Mike Sando: It's tough to argue with the points you have made. Mike Nolan has made it clear this is about which quarterback gives the 49ers the best chance in the next game. That might be unfair to Smith, but that is the approach.
Mike Sando: You present a convincing case and I think you stand a good chance of being right when this shakes out.
Mike Sando: Adding another quarterback to the mix would make sense if the current three aren't the answer. A player might have a hard time picking up the Martz system quickly enough to start right away, but that would change over time.
Mike Sando: It's definitely possible. Last I heard, Hill said he was unaware of substantive talks recently. The Seahawks definitely want him. Tim Ruskell drafted Hill. The team realizes Hill might be, at times, the best linebacker on the team. You do wonder how much money a team can pour into one position. That would be the only potential limiting factor in my estimation.
Mike Sando: It's never an upset when Seattle loses in the Eastern time zone. I've seen it happen too many times. Jack Youngblood did play with a broken fibula. The NFL still has lots and lots of players who play and practice through painful injuries. Steve McNair was legendary that way. I've seen players sneak off the bench and into the game after injuries when they hadn't even been cleared to play. Chuck Darby did that a couple years ago. He sneaked back onto the field, beat a double-team block and forced an Eli Manning interception.
Mike Sando: I'm reluctant -- but not all that reluctant -- to include such a self-serving note in the mailbag.
Mike Sando: You're welcome. The spreadsheets are a passion of mine. Takeo Spikes definitely looks the part. He is put together. I might question his ability to hold up physically for a full season at age 31. If healthy, I think he helps this defense. The pairing with linebackers coach Mike Singletary has the potential, on the surface, to be a good one. I'm not sure about Alex Smith and this offense. Le
t me explain. Coaches I know have told me they think Smith became gun-shy after getting hit (and hurt) over the last couple seasons. One coach told me he thought Smith might need a full season working behind a competent offensive line before he felt comfortable enough to function at a high level. Martz's system has produced fantastic stats over the years, but the sack numbers have jumped as well. If the trend continues, perhaps Smith might not be ready to face that this season. Just a thought.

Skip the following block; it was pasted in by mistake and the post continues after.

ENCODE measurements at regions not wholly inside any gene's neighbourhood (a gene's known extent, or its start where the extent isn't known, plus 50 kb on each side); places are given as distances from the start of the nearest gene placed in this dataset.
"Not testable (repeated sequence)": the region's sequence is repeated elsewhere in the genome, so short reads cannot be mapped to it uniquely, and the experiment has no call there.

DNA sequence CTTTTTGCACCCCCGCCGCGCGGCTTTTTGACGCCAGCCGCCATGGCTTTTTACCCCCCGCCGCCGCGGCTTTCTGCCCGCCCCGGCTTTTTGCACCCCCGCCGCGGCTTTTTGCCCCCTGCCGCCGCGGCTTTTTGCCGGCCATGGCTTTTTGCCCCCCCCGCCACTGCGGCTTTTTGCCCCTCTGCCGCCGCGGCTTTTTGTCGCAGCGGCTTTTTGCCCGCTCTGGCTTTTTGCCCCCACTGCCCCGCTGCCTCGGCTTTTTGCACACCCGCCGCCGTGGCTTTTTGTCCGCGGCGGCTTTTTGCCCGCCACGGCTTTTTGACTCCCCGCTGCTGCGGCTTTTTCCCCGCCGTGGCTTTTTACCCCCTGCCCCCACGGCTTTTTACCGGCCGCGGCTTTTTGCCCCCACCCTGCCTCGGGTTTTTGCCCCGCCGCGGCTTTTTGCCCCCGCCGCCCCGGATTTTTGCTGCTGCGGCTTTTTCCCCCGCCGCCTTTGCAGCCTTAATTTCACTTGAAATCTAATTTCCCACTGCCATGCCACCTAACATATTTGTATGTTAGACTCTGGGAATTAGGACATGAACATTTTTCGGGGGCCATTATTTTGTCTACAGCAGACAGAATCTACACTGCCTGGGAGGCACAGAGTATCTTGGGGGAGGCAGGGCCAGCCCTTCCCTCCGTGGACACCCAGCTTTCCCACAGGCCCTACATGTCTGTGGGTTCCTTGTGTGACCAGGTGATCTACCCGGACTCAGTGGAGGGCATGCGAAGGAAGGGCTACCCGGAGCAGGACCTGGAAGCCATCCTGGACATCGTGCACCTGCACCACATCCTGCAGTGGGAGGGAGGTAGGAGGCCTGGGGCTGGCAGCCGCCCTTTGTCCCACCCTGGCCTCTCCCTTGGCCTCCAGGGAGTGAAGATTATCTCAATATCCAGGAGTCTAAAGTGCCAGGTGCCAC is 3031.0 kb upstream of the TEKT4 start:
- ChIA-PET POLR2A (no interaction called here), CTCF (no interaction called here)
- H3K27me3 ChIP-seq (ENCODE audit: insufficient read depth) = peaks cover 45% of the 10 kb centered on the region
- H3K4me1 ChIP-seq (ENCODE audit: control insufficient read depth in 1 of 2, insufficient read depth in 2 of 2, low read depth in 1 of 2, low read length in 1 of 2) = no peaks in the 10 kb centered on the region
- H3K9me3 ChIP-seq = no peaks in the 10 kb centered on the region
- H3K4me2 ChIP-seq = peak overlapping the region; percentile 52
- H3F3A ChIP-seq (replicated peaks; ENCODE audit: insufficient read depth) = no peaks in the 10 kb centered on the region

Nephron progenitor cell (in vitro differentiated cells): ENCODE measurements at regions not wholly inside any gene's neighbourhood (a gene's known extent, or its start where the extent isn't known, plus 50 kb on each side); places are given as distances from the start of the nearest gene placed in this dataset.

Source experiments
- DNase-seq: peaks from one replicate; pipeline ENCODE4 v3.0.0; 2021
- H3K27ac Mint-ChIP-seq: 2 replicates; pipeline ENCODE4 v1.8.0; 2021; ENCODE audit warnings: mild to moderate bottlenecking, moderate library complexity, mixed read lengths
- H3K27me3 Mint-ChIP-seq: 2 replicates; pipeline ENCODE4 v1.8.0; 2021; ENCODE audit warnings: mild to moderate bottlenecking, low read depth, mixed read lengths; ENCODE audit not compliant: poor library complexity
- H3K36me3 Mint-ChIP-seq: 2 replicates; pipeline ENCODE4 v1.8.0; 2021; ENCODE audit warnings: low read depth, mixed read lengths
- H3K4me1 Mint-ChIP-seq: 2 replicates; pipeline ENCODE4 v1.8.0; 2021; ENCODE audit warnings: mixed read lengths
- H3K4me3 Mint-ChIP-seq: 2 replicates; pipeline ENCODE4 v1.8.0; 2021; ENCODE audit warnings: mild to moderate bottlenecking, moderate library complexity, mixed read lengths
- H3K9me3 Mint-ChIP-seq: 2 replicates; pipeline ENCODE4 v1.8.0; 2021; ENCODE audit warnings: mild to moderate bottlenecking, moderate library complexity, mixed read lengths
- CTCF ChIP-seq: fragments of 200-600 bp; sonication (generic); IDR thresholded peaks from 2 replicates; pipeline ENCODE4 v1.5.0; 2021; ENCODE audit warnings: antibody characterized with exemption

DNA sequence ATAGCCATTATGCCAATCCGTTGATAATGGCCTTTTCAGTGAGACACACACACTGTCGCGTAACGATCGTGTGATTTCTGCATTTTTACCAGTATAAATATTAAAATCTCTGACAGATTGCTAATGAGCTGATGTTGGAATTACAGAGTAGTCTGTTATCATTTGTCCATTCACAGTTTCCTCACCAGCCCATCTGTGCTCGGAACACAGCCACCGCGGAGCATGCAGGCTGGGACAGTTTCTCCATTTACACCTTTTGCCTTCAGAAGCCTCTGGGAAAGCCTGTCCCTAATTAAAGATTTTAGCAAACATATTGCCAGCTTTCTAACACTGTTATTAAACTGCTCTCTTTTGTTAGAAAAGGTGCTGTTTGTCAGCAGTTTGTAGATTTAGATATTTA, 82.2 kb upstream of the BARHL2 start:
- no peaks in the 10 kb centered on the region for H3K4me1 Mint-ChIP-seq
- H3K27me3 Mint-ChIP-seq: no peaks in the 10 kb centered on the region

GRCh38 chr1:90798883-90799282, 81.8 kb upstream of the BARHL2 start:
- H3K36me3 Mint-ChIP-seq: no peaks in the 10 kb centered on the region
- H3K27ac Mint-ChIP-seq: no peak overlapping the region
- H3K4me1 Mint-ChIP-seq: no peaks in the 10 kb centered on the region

Mike Sando: Forsett has probably been proving people such as me wrong his whole life, but I don't see him projecting as an every-down back at his current size. Again, he could prove otherwise. He certainly looks good so far. But some have wondered if Maurice Morris is big enough to take the pounding. Forsett is smaller.
Mike Sando: Thanks much, Brett. I loved working at the News Tribune and had a great experience there. The sports editor there, Dale Phelps, remained strongly committed to Seahawks coverage even amid tightening budgets.
As for Solari and those blocking schemes, I don't think the change is dramatic in that way. The Seahawks are not changing their offense for Solari, in other words. They are asking Solari to teach within the framework of the offense as it existed. Solari's impact comes from his teaching style, enthusiasm and knowledge of what it takes to play the position well on a consistent basis. The assistant line coach, Mike DeBord, is also making an impact. From what I have seen, they make for a very efficient and effective team.
Mike Sando: I agree with you. The only thing working against Morris, potentially, is that he predates the current personnel braintrust. Sometimes personnel people are less attached to players they didn't bring in. I'm not saying that is the case here, but it's just something to consider along with everything else.
Mike Sando: Patrick Kerney is 31 years old and coming off surgery for the second consecutive offseason, and he wore down significantly last season. Was that enough to scare you? I doubt it. Adding Lawrence Jackson in the draft made a lot of sense. This defense definitely has the makings of another strong season. As I've pointed out, Seattle was the only team in the NFL to place starters at defensive end, linebacker and cornerback in the 2008 Pro Bowl.
Mike Sando: Jones did expect to start even though Mike Holmgren made it clear nothing was promised. Jones views himself as an every-down back with elite potential. He didn't like sharing so much time with Marion Barber in Dallas, but those are the breaks if the other running back is productive. No question, Morris has looked better in the exhibition season. That matters now, but let's see how they do against defenses that game-plan for the offense. Jones will have his chance to prove himself when it counts. I wonder if Morris will be appreciably better given expected improvements in the offensive line.
Mike Sando: Not high.
Mike Sando: Thanks for listening. I see no reason for Alexander to retire if he thinks he has unfinished business. Now, do I expect him to enjoy success somewhere else at this stage of his career? Not particularly. Mike Holmgren probably has the right approach when he rests Hasselbeck to make sure the back issue subsides. The Seahawks have become a defense-led team over the last couple seasons. They do not need to be passing for 300 yards per game to beat Buffalo or most teams. Seattle put lots into upgrading its running game this offseason. Let's see how that works early in the season.